Geeksme’s Universall employs Nordic’s nRF52832 SoC to send data from Bluetooth mesh-networked sensors to central gateway
Nordic Semiconductor today announces that Geeksme, a Madrid, Spain-based technology company, has selected Nordic’s nRF52832 Bluetooth® 5/Bluetooth Low Energy (Bluetooth LE) System-on-Chip (SoC) as the main processor and low power wireless connectivity solution for its ‘Universall®’ IoT ecosystem. Universall is a fully integrated hardware and software solution that converts everyday objects into smart devices for monitoring the environment and movement within a designated indoor space.
To date Geeksme has launched two solutions: Universall Care’ and ‘Universall Space’. Universall Care enables remote monitoring of the daily activity of elderly parents or patients, while Universall Space monitors building occupancy and safety aspects for companies wishing to maximise space usage and productivity at offices, workplaces, and other large venues. For example, it can be used to discover in ‘real-time’ whether a meeting room is currently occupied or how many people on average use a particular room. Geeksme’s Universall IoT ecosystem is designed to enable the quick launch to market of other use cases in many different verticals thanks to its ready-to-use multi-sensor, multi-connectivity IoT devices, modular firmware architecture, and AI-and-Big-Data-based platform. Other applications are currently under development and will be launched in the coming months.
The Universall solution comprises a 115 by 78 by 36mm form factor multi-sensor gateway called ‘Omega’ and multiple 33 by 33 by 17mm form factor sensor components called ‘Quarks’. In operation, the Quark devices employ a range of motion sensors to monitor the movement of host objects, for example doors, windows, chairs, tables, clothing, or a mattress depending on the application, while the Omega gateway also detects movement, as well as monitoring environmental factors such as temperature, humidity, atmospheric pressure, ambient light, and air quality. Quarks communicate with each other and with the Omega gateway via an nRF52832 SoC Bluetooth 5 mesh network. From the Omega gateway the data is relayed to Geeksme’s Cloud-based AI and big data platform via NB-IoT, LTE-M, or Wi-Fi (where it can be accessed) and managed from a web-based dashboard. Alternatively, the data can be sent directly to an iOS- or Android-compatible app on a Bluetooth 4.0 (or later) smartphone or tablet.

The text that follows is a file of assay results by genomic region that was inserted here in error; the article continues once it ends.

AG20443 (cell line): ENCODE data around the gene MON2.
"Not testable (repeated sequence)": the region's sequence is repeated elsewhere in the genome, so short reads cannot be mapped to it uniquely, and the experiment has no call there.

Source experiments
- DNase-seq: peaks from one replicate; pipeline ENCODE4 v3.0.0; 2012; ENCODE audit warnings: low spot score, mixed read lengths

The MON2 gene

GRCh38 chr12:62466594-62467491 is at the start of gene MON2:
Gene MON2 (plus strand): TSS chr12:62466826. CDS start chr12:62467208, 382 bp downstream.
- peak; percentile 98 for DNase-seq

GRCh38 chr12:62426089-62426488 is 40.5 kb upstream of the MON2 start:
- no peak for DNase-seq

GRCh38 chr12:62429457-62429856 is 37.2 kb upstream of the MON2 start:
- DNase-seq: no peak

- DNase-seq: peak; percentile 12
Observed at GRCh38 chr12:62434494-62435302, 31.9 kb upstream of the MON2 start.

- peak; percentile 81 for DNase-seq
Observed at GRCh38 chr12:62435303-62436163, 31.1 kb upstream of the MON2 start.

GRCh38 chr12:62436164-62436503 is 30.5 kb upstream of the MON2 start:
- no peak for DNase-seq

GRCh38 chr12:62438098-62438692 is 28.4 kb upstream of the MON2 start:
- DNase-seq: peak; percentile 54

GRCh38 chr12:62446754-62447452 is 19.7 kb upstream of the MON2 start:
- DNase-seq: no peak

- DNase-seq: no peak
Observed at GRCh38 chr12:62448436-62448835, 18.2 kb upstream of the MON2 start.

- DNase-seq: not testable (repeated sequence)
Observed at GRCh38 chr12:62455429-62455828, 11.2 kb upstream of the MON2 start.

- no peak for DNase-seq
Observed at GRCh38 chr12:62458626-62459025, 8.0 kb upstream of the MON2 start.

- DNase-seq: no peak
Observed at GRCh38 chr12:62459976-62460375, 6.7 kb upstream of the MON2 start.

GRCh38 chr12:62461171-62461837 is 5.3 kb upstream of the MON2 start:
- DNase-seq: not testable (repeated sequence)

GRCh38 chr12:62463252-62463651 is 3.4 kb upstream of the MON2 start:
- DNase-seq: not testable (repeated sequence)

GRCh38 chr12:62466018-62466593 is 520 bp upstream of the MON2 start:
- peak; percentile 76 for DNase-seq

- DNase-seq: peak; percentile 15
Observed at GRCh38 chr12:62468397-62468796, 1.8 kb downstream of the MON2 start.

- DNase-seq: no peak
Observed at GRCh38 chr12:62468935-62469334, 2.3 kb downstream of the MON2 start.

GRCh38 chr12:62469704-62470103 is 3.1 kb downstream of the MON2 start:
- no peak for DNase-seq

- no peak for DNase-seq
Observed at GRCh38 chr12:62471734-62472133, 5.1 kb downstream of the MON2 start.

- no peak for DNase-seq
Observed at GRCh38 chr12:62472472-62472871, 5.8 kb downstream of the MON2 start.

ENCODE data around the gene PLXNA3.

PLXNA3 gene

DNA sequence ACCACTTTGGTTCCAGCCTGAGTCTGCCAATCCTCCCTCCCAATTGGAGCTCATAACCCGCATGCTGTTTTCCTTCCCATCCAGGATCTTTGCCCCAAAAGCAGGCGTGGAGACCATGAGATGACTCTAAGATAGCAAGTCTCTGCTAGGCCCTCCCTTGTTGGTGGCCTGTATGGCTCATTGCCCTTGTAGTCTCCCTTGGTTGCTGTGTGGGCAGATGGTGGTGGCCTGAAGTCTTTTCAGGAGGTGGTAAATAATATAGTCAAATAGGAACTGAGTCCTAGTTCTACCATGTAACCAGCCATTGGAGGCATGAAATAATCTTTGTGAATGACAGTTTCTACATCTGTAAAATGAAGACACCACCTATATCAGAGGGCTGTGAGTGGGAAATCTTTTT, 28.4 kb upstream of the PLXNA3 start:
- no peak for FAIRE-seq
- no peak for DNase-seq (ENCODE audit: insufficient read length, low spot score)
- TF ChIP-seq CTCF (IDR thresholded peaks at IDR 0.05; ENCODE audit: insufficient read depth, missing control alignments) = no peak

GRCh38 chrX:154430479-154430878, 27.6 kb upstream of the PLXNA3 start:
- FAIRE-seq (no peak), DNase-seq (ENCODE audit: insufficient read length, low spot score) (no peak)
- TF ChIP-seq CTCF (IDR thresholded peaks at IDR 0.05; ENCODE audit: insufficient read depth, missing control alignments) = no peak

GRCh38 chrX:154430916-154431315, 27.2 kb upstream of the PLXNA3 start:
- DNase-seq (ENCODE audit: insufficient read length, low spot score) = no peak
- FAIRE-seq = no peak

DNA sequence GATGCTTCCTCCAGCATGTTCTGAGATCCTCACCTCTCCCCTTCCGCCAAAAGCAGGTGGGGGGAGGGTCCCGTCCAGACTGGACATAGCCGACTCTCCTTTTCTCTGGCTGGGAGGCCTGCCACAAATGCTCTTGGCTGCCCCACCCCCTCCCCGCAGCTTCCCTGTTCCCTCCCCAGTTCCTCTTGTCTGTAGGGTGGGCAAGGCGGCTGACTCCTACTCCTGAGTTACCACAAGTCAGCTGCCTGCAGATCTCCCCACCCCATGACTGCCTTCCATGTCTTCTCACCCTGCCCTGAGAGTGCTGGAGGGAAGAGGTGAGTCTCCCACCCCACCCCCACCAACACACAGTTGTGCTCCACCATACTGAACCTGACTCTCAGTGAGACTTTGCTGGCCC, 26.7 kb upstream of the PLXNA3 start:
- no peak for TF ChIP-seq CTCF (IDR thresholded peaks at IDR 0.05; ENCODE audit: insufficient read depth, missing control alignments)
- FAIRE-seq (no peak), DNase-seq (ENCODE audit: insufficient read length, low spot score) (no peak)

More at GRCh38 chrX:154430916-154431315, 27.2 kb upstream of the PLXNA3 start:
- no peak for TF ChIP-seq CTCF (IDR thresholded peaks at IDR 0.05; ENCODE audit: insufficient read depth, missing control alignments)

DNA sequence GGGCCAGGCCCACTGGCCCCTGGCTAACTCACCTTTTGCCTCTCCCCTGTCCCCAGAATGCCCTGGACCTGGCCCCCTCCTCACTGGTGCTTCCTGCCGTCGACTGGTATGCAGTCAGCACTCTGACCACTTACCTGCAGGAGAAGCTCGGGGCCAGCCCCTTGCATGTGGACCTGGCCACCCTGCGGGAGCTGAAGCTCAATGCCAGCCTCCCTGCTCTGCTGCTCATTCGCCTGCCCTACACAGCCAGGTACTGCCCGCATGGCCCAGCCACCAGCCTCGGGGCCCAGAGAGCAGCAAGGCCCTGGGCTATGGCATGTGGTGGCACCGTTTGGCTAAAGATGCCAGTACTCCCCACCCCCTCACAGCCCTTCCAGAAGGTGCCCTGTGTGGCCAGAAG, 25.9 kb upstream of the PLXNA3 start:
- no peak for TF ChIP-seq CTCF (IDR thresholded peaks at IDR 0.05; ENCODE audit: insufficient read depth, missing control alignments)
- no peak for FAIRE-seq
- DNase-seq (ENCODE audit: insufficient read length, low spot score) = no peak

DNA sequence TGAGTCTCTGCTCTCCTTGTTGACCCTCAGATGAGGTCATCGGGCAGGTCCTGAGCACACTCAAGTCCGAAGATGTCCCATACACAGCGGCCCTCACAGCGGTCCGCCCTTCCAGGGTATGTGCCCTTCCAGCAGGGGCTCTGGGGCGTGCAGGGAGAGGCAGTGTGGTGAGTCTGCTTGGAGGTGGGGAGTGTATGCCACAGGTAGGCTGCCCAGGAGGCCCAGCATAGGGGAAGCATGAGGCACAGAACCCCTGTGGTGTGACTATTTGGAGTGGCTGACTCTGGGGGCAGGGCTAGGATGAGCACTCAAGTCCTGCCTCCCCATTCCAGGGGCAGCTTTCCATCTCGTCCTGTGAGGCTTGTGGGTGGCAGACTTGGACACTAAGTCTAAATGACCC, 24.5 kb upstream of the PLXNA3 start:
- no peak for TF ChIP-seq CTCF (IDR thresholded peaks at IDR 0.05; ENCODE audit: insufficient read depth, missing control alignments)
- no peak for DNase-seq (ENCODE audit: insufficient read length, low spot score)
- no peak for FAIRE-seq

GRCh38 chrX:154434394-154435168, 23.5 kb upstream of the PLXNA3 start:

Omega uses a 5400mAh non-rechargeable Li-SOCl2 battery providing battery life of more than five years, while Quarks use a 1000mAh battery providing battery life of up to three years depending on the use case, thanks in part to the ultra low power characteristics of the Nordic SoC. The nRF52832 has been engineered to minimize power consumption with features such as the 2.4GHz radio’s 5.5mA peak RX/TX currents and a fully-automatic power management system that reduces power consumption by up to 80 percent compared with Nordic’s nRF51 Series SoCs.
Nordic’s nRF52832 multiprotocol SoC combines a 64MHz, 32-bit Arm® Cortex® M4 processor with floating point unit (FPU), with a 2.4GHz multiprotocol radio (supporting Bluetooth 5, ANT™, and proprietary 2.4GHz RF protocol software) featuring -96-dB RX sensitivity, with 512kB Flash memory and 64kB RAM. The SoC is supplied with Nordic’s S132 SoftDevice, a Bluetooth 5-certifed RF software protocol stack for building advanced Bluetooth LE applications. The S132 SoftDevice features Central, Peripheral, Broadcaster, and Observer Bluetooth LE roles, supports up to twenty connections, and enables concurrent role operation.
“Geeksme has developed and produced over 250,000 products equipped with Nordic chips, with the worldwide availability and the competitive price two of the main drivers of our decision-making,” says Ángel Sánchez Diaz, Co-founder and General Manager of Geeksme.
“Battery life was one of the most important factors in our selection of Nordic’s nRF52832 SoC for the Universall devices, along with the chip’s robustness and reliability. Having easy access to updated, in-depth documentation in a central repository, as well as useful reference designs for our own development process, were also key factors for selecting a Nordic solution.”